If you’re unfamiliar with the term “Impact Investing,” you’re not alone. As an approach to investments, it’s relatively new, but for the Catholic Community Foundation of Minnesota (CCF), it’s an idea whose time has come.
Simply put, Impact Investing refers to investments made with the purpose of generating a measurable social benefit along with a financial return. “The measurable component is key,” explained CCF Director of Professional Outreach and Investments Mike Ricci. “We provide this capital to partners, who identify mission-aligned projects. They are required to tell us how many people received health care that might not have had any, or how many people received housing that would have otherwise been displaced. This way, we can know our investments had a real, measurable impact.”
Julie Gerend, Sales Director at Wells Capital Management and CCF’s Investment Committee Chair, has worked in the investment management industry for 30 years and is excited about the potential. “We can align our mission with our investing and have a meaningful impact,” she stated. “It’s just a portion of our portfolio, and the returns need to be in line with our performance expectations, but this approach is consistent with our Catholic faith and helps us serve those in need.”
The Foundation has always screened its investments for mission-alignment. Now, it’s taking the additional step of Impact Investing a total of $3.5M – 1% of the $350 million in charitable assets held by CCF – with both CommonBond Communities and the Ascension Investment Management Group.
Preserving Affordable Housing
Minnesota-based CommonBond is the Midwest’s largest nonprofit provider of affordable housing. Founded in 1971 in partnership with the Archdiocese of St. Paul and Minneapolis, CommonBond currently manages over 6,000 affordable rental apartments and townhomes across Minnesota, Wisconsin, and Iowa.
CCF has invested $1M in CommonBond’s Housing Opportunity Fund, a new initiative that helps working people with low to moderate income who don’t qualify for other housing assistance.
“We’re talking about teachers, social workers, mechanics, receptionists, and recent college grads,” explained Vice President of Major Gifts and Impact Investments Ann Ruff, who’s been with CommonBond for 19 years. “The rental market is hot right now, so investors are buying older properties, upgrading them with amenities such as granite countertops and stainless steel appliances, then raise the rents. That’s pricing out families already living there, and in the current market, affordable options are shrinking.”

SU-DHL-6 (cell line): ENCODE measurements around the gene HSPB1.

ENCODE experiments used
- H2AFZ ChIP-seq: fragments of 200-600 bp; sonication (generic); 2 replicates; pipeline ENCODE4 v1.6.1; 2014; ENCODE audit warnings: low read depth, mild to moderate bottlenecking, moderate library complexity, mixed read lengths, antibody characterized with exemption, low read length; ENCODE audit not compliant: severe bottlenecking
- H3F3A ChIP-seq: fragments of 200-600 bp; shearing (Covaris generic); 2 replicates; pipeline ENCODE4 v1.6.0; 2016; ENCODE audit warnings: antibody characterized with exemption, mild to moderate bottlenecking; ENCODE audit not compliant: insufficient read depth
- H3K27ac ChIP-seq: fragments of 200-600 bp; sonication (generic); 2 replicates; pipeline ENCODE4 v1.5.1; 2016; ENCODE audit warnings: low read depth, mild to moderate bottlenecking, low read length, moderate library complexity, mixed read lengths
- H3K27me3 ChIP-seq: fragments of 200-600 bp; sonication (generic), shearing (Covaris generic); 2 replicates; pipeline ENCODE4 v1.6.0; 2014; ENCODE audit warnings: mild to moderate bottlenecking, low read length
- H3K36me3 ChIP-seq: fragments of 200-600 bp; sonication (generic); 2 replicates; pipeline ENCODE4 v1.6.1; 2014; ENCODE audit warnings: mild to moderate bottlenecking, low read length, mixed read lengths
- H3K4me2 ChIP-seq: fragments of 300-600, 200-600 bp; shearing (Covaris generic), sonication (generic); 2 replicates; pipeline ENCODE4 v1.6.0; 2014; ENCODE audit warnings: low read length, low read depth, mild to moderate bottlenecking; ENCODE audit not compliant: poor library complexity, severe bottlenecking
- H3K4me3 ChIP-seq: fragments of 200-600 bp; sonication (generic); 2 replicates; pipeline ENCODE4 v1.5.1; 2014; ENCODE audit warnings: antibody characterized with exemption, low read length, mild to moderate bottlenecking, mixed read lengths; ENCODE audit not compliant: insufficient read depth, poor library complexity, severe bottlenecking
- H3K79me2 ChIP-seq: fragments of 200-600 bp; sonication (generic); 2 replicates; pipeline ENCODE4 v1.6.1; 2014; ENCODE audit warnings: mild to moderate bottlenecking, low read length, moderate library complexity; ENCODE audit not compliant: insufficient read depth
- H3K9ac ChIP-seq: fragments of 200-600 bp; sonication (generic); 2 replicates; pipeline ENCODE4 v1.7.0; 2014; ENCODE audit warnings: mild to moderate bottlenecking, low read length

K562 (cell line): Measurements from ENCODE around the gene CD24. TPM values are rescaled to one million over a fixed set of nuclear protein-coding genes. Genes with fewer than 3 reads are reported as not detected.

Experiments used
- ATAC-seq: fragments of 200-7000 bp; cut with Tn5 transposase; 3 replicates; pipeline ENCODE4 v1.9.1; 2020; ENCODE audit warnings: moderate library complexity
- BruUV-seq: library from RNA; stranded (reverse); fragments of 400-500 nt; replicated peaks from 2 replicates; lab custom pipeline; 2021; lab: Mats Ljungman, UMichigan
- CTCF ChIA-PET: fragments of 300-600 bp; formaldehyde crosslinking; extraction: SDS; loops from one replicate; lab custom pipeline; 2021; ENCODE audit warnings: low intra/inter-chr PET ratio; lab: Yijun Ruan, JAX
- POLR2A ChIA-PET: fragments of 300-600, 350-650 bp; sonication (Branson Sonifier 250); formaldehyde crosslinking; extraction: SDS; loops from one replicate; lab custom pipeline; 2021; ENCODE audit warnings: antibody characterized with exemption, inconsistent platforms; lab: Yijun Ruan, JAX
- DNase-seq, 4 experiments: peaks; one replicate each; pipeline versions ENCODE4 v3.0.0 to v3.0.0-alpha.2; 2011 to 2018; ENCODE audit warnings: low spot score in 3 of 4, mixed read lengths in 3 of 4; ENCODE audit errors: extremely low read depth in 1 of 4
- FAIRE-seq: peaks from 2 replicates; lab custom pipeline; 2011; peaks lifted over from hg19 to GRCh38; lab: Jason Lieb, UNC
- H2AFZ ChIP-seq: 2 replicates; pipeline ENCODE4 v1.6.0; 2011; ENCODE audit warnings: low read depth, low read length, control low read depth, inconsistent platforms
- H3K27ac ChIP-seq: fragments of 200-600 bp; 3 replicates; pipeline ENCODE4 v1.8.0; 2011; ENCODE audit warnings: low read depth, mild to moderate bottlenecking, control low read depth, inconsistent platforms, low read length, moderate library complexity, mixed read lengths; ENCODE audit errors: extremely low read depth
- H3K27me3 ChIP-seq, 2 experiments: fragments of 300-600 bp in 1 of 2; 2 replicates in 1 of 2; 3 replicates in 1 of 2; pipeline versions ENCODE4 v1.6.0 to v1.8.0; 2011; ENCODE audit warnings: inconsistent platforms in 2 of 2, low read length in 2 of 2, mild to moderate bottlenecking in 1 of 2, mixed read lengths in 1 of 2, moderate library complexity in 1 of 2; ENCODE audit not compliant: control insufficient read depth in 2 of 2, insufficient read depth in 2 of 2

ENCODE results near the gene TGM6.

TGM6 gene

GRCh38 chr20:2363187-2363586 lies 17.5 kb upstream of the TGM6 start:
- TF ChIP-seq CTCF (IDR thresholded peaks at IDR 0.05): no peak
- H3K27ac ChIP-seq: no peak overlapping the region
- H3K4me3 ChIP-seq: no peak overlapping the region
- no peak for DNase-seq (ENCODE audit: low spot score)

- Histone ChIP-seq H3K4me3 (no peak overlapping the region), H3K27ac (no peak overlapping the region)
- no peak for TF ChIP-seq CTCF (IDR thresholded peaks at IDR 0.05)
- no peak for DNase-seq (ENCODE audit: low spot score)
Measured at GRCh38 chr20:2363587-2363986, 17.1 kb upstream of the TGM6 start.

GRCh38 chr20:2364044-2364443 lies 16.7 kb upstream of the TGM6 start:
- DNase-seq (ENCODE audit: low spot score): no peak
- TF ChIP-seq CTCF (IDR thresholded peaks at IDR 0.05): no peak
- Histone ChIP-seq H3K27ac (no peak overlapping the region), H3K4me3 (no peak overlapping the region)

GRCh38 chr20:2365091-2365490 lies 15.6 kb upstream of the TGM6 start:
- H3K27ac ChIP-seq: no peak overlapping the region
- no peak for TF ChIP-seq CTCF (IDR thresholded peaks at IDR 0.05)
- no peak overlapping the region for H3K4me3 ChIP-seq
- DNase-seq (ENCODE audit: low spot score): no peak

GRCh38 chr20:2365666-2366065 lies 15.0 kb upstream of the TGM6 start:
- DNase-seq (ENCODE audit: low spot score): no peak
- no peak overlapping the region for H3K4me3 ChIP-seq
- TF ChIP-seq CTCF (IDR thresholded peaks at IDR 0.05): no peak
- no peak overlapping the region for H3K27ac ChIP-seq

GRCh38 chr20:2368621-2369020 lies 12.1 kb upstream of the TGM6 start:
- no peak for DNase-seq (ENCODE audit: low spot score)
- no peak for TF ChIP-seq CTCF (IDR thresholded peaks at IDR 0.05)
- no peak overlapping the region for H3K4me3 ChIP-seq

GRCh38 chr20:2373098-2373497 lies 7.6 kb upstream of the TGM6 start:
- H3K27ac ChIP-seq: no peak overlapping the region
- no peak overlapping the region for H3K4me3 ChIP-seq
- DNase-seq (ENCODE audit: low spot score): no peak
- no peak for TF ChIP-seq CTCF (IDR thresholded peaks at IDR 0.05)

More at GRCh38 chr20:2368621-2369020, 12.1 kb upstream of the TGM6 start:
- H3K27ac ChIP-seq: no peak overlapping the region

The Housing Opportunity Fund will provide the initial capital CommonBond needs to preserve affordable units. “CCF’s investment is huge for us,” Ruff said. “Because they’re an institutional investor, other investors will give us a good look. That’s important to us now.”
Performance with a Purpose
The philosophy of Ascension Investment Management (AIM) is declared boldly on its website: “We do not accept that you have to sacrifice returns in order to invest with socially responsible guidelines.” Headquartered in St. Louis, AIM is a subsidiary of Ascension Health, the largest Catholic nonprofit healthcare system in the U.S. It was established to help faith-based organizations meet their investment and mission goals.
CCF has invested in AIM’s second Impact Fund, which includes a number of investments in developing markets like Africa, China, and India. Mike Ricci describes a project in Kenya he’s enthusiastic about. “In Nairobi there aren’t enough doctors, so AIM is investing in health clinics similar to our Minute Clinics.” he said. “For a modest fee, people can get access to medical care that’s otherwise not available. The clinics have been well-received, and AIM plans to invest in the expansion of more than 100 of them across the region.”
CCF’s Impact Investments reflect its ongoing commitment to be a creative and thoughtful steward. “People come to us to align their philanthropy with their Catholic faith,” Gerend observed. “We’re taking this a step further and using our investments to make a difference in people’s lives. That’s pretty powerful.”
Photo by Philip de Leon on Unsplash